The trip to visit E was really good -- I kind of knew it would be. The only bad part about seeing her is always the end when one of us gets on a plane. When I first got there I met her cross-eyed black cat, her sister's black lab, and her sister, M, who seemed to be working out in the gym the whole time I was there. For the first social outing we went to E's annual family reunion at a lake near Middlebury. My first time meeting a gaggle of New Englanders, and I was struck by how quiet and understated the whole group was. In most other large groups the social scene always gets dominated by loud personalities, but here the game was to fall into single conversations and draw people out -- no one was getting drunk and speaking too loudly about their business life. Hmm, maybe I was the loud one? During one conversation I was labeled as a "flatlander" -- Vermonters' label for anyone not from Vermont. My argument that I was mostly living at nine thousand feet in some hills called the Rockies failed to impress upon the man that this label was perhaps ironic. E was rather painfully self-conscious about forgetting the names of the relatives she kept having to introduce me to. But she did remember the names of her mother and father, whom I spent some time talking with. Her dad is a short, bearded intp -- reminding me disconcertingly of an oversized Ewok -- who seemed unhappy about where his professional life had taken him, but happy about his daughters and the bigger picture of his life. Mostly we discussed books. Although, he did raise the emphatic point during dinner that he thought E was wasting her life in conservative jobs instead of following her love of writing. It struck me as a contrast to my SJ parents, who keep telling me I should get a normal job. Heh, guess kids always rebel. During the talent show it was pretty obvious the main entertaining talent belonged to E's sister Brie, who was barely larger than her guitar but managed to produce some beautiful music. She's a professional singer-songwriter, or at least struggling to make it as such, and she deserves to since her stuff is great -- qualifying as quite good ecto. (email me if you want a link to some mp3s)
Since it was Vermont I consumed way to much Ben&Jerry's ice cream, and we drove past the factory while lost and looking for a hike. The hike was up a pretty trail through several varieties of forrest to a windy peak called the Camel's Hump. Apparently this was a "moderate" hike, but I must be totally out of shape since my legs were sore for three days afterwards. Snowboarding in two months is really going to kick my ass, again.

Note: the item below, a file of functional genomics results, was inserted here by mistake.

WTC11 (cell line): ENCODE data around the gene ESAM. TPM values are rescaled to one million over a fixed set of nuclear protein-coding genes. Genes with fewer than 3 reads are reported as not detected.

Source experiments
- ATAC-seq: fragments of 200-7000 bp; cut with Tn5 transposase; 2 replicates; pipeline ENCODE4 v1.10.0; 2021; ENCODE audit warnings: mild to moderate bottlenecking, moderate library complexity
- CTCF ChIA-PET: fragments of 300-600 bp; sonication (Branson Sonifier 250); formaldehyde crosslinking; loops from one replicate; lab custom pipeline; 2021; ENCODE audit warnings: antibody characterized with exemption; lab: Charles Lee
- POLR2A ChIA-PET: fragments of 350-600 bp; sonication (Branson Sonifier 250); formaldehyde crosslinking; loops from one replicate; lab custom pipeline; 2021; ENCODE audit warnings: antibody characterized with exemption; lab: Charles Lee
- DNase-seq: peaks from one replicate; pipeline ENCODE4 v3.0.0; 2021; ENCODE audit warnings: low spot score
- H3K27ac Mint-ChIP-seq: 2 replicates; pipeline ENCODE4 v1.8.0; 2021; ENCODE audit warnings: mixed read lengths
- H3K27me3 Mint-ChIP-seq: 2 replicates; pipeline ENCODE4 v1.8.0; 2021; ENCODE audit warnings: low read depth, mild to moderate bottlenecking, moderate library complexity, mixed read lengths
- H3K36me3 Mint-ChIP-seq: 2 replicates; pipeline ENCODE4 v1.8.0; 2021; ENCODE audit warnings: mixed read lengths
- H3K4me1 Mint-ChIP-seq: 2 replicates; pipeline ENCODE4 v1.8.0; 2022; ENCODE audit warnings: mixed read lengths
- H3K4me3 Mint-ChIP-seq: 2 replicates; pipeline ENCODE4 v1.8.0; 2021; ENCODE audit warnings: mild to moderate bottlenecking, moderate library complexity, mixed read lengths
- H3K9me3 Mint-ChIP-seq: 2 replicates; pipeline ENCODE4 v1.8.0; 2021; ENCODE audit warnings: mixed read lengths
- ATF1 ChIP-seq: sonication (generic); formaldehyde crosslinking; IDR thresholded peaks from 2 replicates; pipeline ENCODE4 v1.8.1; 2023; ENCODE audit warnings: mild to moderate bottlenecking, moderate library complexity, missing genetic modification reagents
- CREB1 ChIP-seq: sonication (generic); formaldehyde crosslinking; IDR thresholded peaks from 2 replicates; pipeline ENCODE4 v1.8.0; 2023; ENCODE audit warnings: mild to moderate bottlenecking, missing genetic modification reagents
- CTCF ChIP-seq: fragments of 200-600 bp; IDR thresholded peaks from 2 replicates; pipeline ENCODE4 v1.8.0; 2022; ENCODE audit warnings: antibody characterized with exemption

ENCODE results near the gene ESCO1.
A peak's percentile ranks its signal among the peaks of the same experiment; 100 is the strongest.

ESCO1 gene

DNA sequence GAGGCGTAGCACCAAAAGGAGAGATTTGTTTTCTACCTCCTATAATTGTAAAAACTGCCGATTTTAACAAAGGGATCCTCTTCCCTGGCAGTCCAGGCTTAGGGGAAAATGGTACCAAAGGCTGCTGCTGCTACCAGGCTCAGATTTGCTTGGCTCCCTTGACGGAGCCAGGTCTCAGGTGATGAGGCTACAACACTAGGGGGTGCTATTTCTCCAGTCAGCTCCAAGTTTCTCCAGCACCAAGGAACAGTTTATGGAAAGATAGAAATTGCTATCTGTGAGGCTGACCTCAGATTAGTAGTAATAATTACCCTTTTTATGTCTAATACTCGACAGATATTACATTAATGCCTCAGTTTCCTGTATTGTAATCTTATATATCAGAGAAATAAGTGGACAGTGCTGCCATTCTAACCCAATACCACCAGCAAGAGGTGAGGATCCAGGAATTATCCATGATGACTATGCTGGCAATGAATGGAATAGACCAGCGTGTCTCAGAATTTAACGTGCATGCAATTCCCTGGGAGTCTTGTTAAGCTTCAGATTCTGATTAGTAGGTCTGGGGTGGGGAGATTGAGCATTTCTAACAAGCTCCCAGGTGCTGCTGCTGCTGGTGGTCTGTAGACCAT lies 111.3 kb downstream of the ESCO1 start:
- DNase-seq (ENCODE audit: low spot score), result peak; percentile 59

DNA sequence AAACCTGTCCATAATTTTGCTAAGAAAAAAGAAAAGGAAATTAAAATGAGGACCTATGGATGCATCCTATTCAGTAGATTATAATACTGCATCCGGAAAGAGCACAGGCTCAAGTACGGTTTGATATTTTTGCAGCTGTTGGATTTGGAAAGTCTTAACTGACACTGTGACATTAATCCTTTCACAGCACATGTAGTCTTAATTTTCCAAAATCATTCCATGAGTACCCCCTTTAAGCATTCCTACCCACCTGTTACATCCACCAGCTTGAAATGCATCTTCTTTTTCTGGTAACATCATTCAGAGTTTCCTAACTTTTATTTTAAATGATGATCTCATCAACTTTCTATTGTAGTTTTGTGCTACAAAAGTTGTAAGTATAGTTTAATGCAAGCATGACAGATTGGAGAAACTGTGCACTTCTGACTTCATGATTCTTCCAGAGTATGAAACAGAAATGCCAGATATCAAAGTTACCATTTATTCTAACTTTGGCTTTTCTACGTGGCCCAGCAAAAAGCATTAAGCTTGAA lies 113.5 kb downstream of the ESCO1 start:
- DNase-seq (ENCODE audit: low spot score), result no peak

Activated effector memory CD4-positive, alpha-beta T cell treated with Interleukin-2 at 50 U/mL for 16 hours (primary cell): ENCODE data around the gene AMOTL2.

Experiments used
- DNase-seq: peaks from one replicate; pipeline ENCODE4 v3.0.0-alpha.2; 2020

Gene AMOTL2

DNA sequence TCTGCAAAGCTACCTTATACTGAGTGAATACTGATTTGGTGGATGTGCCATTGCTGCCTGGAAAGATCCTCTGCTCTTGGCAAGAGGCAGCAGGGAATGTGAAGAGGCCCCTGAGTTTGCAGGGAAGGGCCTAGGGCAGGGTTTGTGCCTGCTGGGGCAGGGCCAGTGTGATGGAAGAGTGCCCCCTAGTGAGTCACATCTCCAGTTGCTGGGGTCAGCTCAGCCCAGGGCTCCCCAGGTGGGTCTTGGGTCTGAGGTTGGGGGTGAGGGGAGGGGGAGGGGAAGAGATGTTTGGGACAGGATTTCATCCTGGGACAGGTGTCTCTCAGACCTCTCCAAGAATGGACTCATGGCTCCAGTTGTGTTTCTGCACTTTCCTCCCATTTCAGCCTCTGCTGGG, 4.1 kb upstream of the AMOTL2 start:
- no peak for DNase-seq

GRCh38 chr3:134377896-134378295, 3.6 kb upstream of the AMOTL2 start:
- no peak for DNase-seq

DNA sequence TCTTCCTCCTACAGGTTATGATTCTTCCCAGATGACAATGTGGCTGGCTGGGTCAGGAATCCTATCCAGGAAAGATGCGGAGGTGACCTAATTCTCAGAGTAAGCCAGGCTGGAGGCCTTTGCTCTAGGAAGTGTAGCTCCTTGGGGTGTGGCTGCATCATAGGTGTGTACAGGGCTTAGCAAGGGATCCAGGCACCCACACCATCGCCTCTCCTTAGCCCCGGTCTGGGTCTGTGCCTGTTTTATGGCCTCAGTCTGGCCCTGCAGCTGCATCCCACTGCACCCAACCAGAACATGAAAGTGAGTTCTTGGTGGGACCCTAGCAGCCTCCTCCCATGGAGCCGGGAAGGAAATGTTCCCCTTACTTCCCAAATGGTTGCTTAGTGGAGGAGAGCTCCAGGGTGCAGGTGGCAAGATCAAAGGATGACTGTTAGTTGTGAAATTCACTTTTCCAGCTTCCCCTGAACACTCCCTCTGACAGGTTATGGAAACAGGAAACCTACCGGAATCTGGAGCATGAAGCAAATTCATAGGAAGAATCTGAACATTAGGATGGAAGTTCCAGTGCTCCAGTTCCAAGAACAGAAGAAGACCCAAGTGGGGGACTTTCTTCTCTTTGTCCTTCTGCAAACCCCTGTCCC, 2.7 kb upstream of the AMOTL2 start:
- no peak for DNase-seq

I spent the weekdays working on physics and goofing off while she was at work. I've been waiting all summer for Apple to update their powerbooks so I could get a laptop. But I'm not above being totally ridiculous, so I just said screw it and packed up my 30lb imac and checked it through to Vermont and back. Turned out to be a good idea, as it still works, but I nearly had a nervous fit at Dulles airport when I saw baggage handlers throwing bags out of a plane door eight feet up. Now, of course, I'm back and my newly released laptop is on its way. I sold my soul to Apple, again, but damn is this going to be a sweet little bag of chips. First thing I'm going to do with it is use Mathematica to generate the eigenfunctions and values for the Laplace and Dirac operators on CP2. I was very happy on the plane to Vermont when I discovered that the nice coordinates I had picked for the four dimensional CP2 manifold resulted in a fortuitous separation of variables for the Laplacian. Man, I'm a huge nerd. Here is physics and computer stuff riddled through my personal life. But I really did get off the plane in Burlington feeling "Yeah, I get to see E", "Yeah, my variables separated", and "Damn, I hope my computer is all right" -- pretty much in equal measure.
The next Saturday we drove to Montre'al. I knew the place was "French Canadian," but I was still surprised to suddenly be in a very foreign city of exclusively French speakers after a drive of an hour and a half. At one point, I was so taken back by the sudden pressure I felt not to speak English, and not knowing more than five words of French, that I caught myself bungling words out in Spanish and/or Italian -- heh, pathetic. G brain: "Hmm, I must switch over to speaking 'Foreign'." It was an interesting place -- what I would imagine as a cross between Paris and Pittsburgh. The people out and about, walking as they do in any European city, seemed quite young and above average in looks. The place seemed more "N" than most american cities, which are all pretty "S."
Anyway, I'm back in SD. Waiting for my new powerbook, goofing off, and looking forward to another season of Colorado snow. I'm getting used to seeing E in little pieces of time -- and I'm not so happy about it. This will probably mark the first time in history I will be telling a girl "Really, you should follow the advice of your father." Heh.